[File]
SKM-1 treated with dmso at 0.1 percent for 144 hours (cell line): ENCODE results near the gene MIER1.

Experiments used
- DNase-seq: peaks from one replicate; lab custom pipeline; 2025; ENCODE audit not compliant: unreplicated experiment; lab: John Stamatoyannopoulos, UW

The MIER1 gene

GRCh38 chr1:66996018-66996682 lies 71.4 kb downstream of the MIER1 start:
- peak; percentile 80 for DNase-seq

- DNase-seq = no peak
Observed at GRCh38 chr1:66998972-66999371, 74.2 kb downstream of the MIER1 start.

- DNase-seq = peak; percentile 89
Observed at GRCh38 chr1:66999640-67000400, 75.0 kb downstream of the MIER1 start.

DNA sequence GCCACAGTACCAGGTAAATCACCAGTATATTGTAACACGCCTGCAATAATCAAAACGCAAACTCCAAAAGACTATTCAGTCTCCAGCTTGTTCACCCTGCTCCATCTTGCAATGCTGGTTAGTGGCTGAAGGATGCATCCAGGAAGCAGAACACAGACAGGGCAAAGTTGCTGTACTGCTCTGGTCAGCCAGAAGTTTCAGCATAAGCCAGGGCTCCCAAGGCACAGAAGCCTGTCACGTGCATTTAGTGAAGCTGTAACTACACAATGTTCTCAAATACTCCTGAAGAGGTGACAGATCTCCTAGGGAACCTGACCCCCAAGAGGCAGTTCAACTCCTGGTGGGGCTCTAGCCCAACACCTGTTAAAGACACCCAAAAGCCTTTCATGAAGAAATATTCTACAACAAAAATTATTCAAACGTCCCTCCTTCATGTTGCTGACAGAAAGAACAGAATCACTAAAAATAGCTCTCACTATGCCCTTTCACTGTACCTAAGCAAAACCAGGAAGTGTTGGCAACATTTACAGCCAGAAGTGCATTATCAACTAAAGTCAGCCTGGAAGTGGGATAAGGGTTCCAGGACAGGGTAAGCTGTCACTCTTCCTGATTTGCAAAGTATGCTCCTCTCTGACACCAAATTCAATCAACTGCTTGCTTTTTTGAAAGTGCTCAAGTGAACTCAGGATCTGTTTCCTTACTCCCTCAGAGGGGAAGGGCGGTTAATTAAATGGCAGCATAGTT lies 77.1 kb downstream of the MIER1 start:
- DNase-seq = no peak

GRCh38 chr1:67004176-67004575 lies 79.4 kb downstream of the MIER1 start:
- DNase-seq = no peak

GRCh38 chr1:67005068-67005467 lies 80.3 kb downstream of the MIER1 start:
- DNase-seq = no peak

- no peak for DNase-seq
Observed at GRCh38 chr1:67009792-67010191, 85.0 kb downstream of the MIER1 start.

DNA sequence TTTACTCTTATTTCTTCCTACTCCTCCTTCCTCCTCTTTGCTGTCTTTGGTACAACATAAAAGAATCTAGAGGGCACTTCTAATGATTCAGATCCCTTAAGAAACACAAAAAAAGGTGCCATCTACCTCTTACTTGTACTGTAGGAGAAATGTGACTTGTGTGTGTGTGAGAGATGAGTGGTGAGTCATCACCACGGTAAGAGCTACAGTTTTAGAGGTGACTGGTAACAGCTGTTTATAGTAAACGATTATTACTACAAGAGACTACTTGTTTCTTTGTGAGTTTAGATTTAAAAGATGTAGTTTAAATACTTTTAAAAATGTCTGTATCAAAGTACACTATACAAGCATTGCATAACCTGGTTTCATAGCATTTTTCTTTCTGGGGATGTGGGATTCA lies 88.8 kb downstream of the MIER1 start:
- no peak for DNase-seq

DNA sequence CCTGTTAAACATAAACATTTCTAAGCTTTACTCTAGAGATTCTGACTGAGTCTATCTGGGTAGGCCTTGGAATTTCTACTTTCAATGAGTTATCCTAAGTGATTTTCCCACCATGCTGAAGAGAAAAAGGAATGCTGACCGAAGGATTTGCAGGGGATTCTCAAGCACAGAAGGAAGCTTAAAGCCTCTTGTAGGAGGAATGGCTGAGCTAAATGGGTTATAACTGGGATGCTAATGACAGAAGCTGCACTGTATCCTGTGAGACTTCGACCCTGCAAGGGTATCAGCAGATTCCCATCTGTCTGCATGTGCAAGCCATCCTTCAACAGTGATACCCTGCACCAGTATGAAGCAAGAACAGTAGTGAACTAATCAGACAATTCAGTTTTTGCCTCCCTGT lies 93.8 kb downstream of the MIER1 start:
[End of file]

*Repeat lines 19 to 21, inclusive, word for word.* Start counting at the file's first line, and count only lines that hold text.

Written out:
DNA sequence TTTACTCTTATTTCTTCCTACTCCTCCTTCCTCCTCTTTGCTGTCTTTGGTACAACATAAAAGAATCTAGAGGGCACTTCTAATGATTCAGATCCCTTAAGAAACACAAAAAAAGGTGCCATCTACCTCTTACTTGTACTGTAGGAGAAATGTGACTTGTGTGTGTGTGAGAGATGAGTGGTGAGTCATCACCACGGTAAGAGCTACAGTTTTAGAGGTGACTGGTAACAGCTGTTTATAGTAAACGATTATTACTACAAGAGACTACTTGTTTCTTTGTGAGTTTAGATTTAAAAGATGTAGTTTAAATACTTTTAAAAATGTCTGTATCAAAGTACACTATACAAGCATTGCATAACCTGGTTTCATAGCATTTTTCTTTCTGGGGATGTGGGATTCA lies 88.8 kb downstream of the MIER1 start:
- no peak for DNase-seq

DNA sequence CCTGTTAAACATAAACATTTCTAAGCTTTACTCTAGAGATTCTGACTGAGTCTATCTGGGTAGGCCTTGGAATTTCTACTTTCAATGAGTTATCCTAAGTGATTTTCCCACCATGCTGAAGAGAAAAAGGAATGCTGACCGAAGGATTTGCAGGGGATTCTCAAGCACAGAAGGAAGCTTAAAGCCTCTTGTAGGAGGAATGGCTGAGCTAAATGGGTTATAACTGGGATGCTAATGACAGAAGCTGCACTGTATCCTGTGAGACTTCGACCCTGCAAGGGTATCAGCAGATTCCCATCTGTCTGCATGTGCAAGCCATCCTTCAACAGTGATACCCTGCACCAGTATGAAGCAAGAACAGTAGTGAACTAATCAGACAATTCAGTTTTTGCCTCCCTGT lies 93.8 kb downstream of the MIER1 start: